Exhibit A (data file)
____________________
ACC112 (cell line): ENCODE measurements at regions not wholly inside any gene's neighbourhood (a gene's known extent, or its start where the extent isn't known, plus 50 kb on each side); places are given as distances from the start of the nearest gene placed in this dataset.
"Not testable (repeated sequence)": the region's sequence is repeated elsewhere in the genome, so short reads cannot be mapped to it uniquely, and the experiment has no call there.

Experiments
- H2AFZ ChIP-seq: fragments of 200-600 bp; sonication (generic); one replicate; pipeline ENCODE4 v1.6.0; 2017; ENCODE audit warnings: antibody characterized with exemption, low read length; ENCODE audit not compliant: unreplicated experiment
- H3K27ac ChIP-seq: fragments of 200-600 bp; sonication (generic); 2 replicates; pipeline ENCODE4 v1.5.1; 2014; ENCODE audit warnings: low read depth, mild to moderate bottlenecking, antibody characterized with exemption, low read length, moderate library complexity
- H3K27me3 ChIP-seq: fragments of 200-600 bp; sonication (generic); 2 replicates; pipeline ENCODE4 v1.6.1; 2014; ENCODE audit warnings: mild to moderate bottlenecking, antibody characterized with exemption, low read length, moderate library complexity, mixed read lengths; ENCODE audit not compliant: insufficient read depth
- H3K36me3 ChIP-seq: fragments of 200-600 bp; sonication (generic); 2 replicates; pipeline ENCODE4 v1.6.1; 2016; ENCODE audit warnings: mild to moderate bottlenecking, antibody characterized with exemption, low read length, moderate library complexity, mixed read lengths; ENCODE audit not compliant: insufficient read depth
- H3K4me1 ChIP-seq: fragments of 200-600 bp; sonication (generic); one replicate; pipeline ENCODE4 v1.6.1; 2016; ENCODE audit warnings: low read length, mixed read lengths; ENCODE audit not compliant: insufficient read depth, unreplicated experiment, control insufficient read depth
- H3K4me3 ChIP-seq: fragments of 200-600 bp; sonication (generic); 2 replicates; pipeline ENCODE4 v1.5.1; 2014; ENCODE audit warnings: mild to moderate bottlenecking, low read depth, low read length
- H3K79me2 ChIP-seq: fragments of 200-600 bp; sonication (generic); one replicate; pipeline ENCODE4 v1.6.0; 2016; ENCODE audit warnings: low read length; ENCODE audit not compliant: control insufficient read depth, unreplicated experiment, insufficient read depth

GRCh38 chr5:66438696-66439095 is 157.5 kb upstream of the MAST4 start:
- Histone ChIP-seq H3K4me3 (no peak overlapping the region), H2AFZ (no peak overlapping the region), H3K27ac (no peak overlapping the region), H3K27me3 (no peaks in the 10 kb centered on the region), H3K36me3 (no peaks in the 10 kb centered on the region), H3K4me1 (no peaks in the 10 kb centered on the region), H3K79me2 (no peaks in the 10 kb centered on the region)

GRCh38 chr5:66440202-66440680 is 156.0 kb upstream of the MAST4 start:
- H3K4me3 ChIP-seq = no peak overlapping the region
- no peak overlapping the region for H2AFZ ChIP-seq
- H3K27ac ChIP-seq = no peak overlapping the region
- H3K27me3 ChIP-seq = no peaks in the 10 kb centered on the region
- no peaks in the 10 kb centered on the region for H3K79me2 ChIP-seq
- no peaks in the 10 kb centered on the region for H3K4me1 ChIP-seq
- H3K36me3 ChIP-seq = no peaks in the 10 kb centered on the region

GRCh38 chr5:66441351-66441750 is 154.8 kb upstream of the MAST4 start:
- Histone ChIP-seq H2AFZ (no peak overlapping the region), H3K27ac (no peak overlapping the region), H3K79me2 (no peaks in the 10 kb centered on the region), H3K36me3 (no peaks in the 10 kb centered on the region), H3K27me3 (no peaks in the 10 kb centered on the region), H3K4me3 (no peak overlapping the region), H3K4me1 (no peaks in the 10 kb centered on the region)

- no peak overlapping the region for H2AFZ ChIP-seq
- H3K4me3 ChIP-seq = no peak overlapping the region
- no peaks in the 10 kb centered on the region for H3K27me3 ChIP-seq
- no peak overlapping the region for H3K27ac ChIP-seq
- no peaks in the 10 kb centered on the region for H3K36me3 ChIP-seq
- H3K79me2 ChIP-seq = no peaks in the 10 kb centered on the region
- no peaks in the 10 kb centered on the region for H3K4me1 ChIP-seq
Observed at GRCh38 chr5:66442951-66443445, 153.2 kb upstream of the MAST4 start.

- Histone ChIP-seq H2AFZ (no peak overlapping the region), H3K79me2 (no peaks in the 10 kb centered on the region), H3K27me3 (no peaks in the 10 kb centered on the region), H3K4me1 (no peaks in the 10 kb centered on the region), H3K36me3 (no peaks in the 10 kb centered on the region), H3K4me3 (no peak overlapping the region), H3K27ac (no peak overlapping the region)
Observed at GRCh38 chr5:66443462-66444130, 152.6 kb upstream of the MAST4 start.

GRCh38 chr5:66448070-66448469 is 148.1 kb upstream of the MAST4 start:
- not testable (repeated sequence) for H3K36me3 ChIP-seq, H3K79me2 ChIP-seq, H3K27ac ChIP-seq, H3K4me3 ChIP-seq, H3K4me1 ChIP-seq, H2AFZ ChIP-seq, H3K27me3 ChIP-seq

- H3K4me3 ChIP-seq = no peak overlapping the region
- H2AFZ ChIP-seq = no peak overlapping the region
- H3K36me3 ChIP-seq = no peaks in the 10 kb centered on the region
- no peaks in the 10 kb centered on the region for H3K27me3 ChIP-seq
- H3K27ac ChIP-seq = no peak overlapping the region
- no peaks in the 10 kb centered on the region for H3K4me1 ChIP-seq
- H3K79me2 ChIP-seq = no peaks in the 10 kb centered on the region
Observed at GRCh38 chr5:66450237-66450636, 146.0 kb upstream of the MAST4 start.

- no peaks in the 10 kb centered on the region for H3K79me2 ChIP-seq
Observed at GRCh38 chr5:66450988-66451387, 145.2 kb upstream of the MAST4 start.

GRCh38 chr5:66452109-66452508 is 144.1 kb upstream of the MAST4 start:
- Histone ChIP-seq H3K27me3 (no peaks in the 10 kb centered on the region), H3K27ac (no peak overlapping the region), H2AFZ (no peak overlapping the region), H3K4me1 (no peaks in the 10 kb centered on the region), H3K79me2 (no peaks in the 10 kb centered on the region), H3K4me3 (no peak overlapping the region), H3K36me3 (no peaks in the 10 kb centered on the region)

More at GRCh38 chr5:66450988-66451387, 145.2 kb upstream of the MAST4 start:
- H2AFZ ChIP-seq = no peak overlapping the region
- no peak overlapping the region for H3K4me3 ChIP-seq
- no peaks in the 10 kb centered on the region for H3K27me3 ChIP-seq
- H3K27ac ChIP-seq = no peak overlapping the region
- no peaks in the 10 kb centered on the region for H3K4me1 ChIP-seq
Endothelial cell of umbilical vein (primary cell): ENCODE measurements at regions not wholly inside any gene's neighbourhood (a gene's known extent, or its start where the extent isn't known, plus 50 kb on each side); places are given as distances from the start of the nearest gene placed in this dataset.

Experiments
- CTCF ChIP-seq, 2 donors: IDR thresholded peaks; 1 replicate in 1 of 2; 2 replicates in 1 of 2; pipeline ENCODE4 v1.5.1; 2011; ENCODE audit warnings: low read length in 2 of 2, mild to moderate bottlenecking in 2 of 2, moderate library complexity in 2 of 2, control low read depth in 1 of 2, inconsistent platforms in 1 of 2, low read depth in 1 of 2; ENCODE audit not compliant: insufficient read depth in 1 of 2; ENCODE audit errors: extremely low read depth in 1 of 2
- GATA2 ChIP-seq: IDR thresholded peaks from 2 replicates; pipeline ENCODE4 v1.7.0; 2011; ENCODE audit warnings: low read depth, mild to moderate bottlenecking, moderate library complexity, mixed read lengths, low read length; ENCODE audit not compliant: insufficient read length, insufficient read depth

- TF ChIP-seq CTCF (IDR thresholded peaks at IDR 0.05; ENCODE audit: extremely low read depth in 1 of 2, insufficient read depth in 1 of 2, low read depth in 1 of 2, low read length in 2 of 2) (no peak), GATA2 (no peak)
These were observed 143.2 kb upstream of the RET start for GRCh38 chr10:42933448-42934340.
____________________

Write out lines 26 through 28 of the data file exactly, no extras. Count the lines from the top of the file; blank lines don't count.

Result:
- no peak overlapping the region for H3K27ac ChIP-seq
- no peaks in the 10 kb centered on the region for H3K36me3 ChIP-seq
- H3K79me2 ChIP-seq = no peaks in the 10 kb centered on the region